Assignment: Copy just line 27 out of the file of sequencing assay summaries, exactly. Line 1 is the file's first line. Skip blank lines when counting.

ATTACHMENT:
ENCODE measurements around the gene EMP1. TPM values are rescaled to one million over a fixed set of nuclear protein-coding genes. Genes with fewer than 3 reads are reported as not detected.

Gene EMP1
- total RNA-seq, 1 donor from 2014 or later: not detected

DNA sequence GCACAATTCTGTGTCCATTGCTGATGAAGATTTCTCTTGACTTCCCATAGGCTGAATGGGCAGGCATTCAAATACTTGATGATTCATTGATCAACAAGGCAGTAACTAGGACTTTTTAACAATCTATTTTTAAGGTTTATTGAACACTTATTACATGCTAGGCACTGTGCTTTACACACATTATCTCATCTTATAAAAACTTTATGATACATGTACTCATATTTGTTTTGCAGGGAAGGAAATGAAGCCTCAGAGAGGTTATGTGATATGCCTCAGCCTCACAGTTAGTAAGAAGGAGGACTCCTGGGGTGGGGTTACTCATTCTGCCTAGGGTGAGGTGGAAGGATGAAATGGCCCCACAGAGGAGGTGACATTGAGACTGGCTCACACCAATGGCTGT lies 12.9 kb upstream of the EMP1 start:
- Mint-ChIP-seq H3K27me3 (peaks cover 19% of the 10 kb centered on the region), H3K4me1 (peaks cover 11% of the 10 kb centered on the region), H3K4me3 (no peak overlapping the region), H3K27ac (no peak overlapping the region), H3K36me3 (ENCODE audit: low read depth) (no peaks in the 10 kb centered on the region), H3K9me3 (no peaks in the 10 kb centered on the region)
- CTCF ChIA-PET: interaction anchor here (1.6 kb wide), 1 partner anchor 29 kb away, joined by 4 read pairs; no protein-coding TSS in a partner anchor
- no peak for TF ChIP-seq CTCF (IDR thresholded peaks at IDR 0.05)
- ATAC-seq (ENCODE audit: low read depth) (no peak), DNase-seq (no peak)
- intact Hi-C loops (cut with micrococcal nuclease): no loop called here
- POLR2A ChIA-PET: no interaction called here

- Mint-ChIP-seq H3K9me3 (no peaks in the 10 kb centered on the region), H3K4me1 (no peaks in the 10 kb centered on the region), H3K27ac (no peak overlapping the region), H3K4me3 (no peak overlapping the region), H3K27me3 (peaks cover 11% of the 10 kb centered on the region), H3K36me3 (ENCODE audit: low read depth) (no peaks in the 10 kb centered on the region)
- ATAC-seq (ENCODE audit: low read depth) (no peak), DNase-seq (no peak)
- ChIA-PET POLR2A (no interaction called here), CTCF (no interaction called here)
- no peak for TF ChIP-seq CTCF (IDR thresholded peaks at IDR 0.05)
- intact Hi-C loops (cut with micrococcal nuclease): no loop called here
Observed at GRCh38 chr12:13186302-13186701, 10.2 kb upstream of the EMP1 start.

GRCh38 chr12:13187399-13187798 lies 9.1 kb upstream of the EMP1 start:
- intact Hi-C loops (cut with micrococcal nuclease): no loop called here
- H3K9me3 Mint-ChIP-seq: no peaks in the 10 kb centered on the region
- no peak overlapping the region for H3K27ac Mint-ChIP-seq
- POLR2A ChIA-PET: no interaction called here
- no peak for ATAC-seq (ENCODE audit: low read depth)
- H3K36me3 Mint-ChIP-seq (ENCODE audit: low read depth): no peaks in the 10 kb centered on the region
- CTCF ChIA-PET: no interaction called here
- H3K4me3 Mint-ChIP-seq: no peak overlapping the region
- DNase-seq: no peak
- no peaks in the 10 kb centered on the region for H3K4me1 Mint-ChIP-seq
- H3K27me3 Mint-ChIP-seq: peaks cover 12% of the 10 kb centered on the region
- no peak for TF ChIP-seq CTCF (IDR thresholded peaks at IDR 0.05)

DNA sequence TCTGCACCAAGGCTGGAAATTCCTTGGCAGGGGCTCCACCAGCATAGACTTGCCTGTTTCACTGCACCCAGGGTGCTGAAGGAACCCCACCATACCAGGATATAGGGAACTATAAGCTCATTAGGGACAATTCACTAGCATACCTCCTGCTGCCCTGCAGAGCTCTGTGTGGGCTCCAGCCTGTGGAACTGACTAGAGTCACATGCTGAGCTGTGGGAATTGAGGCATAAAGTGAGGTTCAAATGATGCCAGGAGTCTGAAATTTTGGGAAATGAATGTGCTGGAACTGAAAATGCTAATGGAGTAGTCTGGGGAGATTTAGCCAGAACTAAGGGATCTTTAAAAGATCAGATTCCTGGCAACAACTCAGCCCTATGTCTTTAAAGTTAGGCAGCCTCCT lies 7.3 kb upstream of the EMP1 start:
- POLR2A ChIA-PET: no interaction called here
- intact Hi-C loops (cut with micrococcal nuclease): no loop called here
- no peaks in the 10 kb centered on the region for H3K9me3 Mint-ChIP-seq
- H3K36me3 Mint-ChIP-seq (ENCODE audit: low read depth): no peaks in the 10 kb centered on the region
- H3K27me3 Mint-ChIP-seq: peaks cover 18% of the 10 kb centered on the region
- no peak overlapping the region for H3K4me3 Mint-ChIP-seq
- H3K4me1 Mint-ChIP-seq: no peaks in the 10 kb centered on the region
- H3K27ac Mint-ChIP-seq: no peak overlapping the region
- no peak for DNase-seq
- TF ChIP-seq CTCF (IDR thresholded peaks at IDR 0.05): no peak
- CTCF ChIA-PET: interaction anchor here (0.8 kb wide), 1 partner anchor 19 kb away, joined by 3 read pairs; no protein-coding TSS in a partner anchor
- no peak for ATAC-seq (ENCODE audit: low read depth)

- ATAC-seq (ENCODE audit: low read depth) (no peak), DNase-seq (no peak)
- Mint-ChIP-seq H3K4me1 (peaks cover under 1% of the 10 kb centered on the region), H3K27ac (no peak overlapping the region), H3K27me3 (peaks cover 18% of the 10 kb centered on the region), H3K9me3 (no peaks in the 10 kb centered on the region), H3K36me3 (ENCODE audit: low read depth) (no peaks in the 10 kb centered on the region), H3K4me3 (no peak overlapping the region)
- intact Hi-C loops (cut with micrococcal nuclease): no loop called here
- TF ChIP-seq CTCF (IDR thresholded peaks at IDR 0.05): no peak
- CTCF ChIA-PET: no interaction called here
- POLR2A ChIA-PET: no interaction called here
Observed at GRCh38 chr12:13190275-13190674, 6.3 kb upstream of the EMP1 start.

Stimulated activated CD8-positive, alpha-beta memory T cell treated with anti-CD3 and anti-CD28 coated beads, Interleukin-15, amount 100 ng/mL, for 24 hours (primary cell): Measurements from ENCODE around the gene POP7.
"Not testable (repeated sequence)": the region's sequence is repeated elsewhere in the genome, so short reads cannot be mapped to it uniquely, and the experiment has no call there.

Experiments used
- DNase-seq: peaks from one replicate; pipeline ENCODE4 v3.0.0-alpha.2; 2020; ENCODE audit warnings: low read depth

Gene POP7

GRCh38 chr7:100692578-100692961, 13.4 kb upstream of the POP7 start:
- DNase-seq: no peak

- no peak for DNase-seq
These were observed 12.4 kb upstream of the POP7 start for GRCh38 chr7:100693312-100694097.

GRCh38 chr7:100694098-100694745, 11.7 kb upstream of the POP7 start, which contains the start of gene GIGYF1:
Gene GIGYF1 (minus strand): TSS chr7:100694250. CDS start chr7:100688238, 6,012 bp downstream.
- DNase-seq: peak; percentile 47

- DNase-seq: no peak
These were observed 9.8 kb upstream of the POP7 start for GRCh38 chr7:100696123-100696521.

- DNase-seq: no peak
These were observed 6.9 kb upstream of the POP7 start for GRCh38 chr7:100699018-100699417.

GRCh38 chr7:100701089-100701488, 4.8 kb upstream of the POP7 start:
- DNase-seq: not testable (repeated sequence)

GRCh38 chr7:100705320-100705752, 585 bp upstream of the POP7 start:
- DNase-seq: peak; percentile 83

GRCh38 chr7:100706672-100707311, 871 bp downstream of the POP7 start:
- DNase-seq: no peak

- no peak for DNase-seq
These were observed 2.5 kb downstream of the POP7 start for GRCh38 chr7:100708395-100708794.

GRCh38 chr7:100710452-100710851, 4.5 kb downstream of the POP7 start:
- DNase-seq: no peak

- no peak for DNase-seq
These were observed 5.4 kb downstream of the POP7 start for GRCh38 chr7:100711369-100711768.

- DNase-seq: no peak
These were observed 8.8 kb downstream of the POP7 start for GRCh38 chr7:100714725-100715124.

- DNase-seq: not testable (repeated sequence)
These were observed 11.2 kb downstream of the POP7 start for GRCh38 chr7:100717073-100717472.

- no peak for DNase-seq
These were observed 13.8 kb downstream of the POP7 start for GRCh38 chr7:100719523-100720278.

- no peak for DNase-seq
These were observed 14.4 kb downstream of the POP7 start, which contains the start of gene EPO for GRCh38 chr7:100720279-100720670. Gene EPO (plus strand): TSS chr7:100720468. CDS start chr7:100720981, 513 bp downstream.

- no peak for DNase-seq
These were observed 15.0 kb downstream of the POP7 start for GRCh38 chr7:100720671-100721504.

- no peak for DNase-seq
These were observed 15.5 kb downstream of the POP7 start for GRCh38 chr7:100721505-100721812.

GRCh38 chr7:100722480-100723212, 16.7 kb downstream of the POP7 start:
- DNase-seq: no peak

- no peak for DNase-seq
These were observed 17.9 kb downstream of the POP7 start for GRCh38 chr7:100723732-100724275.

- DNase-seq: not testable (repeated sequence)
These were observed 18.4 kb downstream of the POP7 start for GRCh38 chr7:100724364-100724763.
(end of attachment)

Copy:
- no peaks in the 10 kb centered on the region for H3K4me1 Mint-ChIP-seq